The Theater an der Wien opens the season, as always, with a concert. Roland Geyer likes to think outside the box for these and though I’m not sure I thank him for it, the bringing together in 2010 of Nikolaus Harnoncourt, Lang Lang and the Vienna Philharmonic will remain forever indelibly etched in my memory. This year’s offering will involve, as far as I can gather, three Burgtheater actors reciting extracts from Ulysses to be either punctuated or overlaid by Dame Evelyn Glennie playing arrangements of Bach, Berio and Kate Bush. Hmm, close but no Harnonlang. The Joyce serves as a tie-in with this month’s opera: Claus Guth continues his Monteverdi series with Il ritorno d’Ulisse in patria. His L’Orfeo last year was outstanding so this is one not to miss. On the 12th the Wiener Philharmoniker offers a more conventional concert programme with Vladimir Jurowski: Schumann and Chaik Manfreds either side of Messiaen’s L’ascension, which I’ve always been convinced works better on the organ (Transports clinches it). There is one opera in concert this month, Francesco Cavalli’s La Calisto, with Rousset and Les Talens Lyriques.

The Konzerthaus always remains dark until October and September isn’t the busiest of months for the Musikverein either. There is however one very obvious highlight on the 16th and 17th: Abbado, Pollini and the Lucerne Festival Orchestra, with a Mozart piano concerto you don’t hear too often (no. 17) and a Bruckner symphony practically never performed outside of the dreaded cycles (no. 1). The Musikverein says the Bruckner is going to be in the Wiener Fassung, though if Abbado does as he has done recently it may be his own curious amalgam of the Wiener Fassung and Linzer Fassung, which for meeting midway I’ve always thought could be cheekily called the Sankt Pölten Fassung. The matter is however somewhat complicated by the Linzer Fassung actually having been prepared in Vienna. I have now typed the word Fassung quite enough for one day and will stop being a Bruckner bore.

I’m beginning to wonder if the Wiener Philharmoniker secretly shares my aversion to Brahms, since in the time I’ve lived here I’ve yet to hear them produce anything approaching a respectable Brahms symphony. Let us see what Daniele Gatti manages when he conducts all four of them later in the month (22nd, 23rd, 25th). Lastly at the Musikverein, it’s a sluggish start on the recital front: Rudolf Buchbinder playing Schubert (I gave up long ago, he simply does nothing for me) and the beginning of the Capuçon residency are the only highlights.

Grafenegg’s Musik Festival continues for another week and there are tickets remaining for all concerts except FWM (Cleveland) and Thielemann (Staatskapelle Dresden). I can’t in good faith encourage you to snap them up as the Wolkenturm is an acoustic atrocity, but I’ll be enduring it for Thielemann’s Bruckner and James MacMillan.

At the end of the month the echoraum hosts an event postponed from May, the second concert in a three-part series showcasing the work of Tamara Friebel. I never made it to the other two so can’t rate, but any concert involving the Platypus Ensemble is worth considering. Next Wednesday at the Zacherlfabrik the Klangforum Wien repeat Katharina Klement’s einen Moment bitte, which will be recorded and transformed into a sound installation (on Cage’s 100th birthday, natch). I wrote a little about the first performance here and can’t recommend it highly enough. It is just a shame it coincides with this Cage-themed event at the Essl Museum (no one-off concert; here is their full autumn programme, put together of course by Karlheinz Essl junior). Naturally the Schönberg Center isn’t missing out on Cage at 100 either: on Wednesday there is an event styled ‘Red Carpet for John Cage’ with the Ensemble Wiener Collage. Also at the ASC this month: a cello recital from Christophe Pantillon, and the Ensemble Kontrapunkte with two arrangements I can’t imagine being much good (the Sechs kleine Klavierstücke and Mahler’s Ninth Symphony). Lastly, on the 21st and 22nd the Moozak Festival (all things experimental) takes place once again at Media Opera.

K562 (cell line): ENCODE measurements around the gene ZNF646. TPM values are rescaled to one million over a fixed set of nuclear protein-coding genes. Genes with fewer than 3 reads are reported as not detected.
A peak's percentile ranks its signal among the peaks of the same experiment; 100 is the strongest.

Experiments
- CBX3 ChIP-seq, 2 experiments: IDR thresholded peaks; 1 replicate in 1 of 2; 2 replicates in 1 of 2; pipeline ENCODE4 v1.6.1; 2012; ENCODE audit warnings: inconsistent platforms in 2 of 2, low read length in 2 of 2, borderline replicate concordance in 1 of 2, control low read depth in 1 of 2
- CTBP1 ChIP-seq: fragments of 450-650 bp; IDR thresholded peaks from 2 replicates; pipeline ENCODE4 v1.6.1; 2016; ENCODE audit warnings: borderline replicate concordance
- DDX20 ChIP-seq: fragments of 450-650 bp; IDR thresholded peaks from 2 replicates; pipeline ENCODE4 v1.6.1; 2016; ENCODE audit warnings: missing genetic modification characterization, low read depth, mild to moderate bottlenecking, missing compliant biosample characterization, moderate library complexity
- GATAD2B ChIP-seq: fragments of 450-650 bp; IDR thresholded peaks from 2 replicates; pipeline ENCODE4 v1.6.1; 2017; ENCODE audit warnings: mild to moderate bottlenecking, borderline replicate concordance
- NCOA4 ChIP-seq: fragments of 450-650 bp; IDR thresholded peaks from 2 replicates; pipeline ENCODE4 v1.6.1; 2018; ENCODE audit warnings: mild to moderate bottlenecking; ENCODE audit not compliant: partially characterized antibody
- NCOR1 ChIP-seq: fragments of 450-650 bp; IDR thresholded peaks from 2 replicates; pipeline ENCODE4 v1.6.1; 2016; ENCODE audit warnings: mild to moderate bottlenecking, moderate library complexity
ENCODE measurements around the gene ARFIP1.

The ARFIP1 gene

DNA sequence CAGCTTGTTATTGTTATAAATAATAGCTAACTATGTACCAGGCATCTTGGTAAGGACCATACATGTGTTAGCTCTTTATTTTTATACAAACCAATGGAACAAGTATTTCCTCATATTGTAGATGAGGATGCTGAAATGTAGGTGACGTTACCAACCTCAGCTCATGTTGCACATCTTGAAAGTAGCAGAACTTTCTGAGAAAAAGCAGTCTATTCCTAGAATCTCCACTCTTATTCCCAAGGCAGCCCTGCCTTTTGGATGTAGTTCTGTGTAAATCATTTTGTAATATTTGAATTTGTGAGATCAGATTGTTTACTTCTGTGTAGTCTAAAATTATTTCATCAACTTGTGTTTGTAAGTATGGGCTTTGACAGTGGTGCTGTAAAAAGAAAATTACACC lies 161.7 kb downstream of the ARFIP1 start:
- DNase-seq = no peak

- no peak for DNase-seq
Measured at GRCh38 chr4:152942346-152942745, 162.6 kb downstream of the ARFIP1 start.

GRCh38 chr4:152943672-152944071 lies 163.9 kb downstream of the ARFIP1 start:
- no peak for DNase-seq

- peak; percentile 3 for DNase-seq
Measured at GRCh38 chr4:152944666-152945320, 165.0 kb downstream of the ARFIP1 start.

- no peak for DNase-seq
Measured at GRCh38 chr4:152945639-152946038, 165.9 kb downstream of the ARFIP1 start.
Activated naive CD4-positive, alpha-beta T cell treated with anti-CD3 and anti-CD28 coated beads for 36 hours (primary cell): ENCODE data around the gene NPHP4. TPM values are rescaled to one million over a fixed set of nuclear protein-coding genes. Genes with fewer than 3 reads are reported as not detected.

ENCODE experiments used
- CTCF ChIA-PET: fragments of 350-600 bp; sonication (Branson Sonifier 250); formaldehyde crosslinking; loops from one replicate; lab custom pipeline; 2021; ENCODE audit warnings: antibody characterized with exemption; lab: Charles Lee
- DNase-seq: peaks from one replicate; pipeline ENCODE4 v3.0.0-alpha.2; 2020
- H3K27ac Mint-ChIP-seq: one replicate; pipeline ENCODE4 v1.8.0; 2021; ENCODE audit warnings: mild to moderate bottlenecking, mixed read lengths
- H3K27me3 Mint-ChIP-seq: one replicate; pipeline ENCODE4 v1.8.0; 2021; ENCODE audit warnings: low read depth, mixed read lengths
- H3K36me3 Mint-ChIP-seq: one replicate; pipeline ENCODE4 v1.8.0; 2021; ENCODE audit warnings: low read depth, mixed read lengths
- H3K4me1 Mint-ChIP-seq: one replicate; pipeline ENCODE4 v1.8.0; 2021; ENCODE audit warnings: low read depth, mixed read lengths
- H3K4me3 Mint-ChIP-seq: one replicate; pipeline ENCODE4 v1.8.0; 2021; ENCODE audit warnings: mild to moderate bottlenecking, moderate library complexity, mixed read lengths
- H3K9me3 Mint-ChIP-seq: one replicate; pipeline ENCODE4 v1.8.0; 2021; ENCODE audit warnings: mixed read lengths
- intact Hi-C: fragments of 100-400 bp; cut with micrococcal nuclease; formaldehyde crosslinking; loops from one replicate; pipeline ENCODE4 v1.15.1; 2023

Ball busting

In Vienna 24 hours before the Opera Ball the preparations to the entrance are routinely complete, including a cordoned-off Ringstraße to keep the plebs at bay, the press tent, a separate VIP tent-cum-covered-entrance where the ORF can ask inane questions of the inane celebrities before they enter the house, and of course a red carpet. It’s Vienna’s Oscar Night and the effect is monstrously tacky, but if you are a ball aspiring to be a Ball it’s the required look.

This was Salzburg at 14:00 this afternoon, four hours before the festival’s inaugural ball opens its doors:

Inside, festival sponsor Nestlé has secured the coveted right to promote kiddies ice creams:

The photo isn’t so clear but the cheapest wedding disco you ever went to had better lighting than this:

Moving on. The only event worth its ticket price today was this morning’s Verdi Requiem, with the Pereirian Besetzung of Harteros, Garanča, Kaufmann, Pape, Barenboim, and La Scala’s combined forces. An immediate standing ovation ensued but I had my reservations and didn’t think it came off as well as Barenboim’s Requiem (also with La Scala) at the Staatsoper last year. More on that soon. For now it would be remiss of me not to report that the karmic power of collective desire conspired to relieve Jonas Kaufmann of his cummerbund just before his solo number (it did pop open rather spectacularly). Kicking it aside was an unwise call as it appeared to be the only thing holding his trousers up; with reddened face and sheepish grin he fastened it firmly back on before the Offertorio. Apart from that a wasp attacked Anja Harteros but this didn’t seem nearly so exciting by comparison.